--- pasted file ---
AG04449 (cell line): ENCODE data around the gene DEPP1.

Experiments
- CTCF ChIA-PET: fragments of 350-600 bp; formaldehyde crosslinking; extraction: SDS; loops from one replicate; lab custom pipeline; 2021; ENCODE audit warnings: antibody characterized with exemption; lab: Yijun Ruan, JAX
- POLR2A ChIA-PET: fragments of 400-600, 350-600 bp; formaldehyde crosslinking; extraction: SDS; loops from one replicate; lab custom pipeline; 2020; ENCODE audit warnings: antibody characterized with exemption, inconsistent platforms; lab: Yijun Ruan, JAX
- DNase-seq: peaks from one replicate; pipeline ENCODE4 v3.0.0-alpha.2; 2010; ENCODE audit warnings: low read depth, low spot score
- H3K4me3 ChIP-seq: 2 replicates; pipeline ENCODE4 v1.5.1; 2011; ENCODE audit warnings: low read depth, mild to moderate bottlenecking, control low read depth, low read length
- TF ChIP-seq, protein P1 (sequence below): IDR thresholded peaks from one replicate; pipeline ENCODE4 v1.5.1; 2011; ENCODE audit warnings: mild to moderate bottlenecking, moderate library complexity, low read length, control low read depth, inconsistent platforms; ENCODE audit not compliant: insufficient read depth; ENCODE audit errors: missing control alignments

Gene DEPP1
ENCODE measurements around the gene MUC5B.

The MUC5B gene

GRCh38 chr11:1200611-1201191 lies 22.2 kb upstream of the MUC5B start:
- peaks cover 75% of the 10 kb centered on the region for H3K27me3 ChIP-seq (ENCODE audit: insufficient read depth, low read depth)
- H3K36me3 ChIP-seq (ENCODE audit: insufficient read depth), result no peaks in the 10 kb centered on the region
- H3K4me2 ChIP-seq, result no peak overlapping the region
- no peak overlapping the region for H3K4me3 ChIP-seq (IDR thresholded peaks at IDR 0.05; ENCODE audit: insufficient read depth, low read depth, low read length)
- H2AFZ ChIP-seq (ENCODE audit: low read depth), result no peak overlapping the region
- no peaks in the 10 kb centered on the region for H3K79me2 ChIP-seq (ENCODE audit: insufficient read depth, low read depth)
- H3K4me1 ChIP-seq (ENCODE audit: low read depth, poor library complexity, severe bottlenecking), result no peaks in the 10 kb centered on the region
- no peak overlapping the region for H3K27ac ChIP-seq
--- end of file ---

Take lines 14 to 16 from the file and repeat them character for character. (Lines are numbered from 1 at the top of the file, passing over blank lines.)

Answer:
- H3K4me2 ChIP-seq, result no peak overlapping the region
- no peak overlapping the region for H3K4me3 ChIP-seq (IDR thresholded peaks at IDR 0.05; ENCODE audit: insufficient read depth, low read depth, low read length)
- H2AFZ ChIP-seq (ENCODE audit: low read depth), result no peak overlapping the region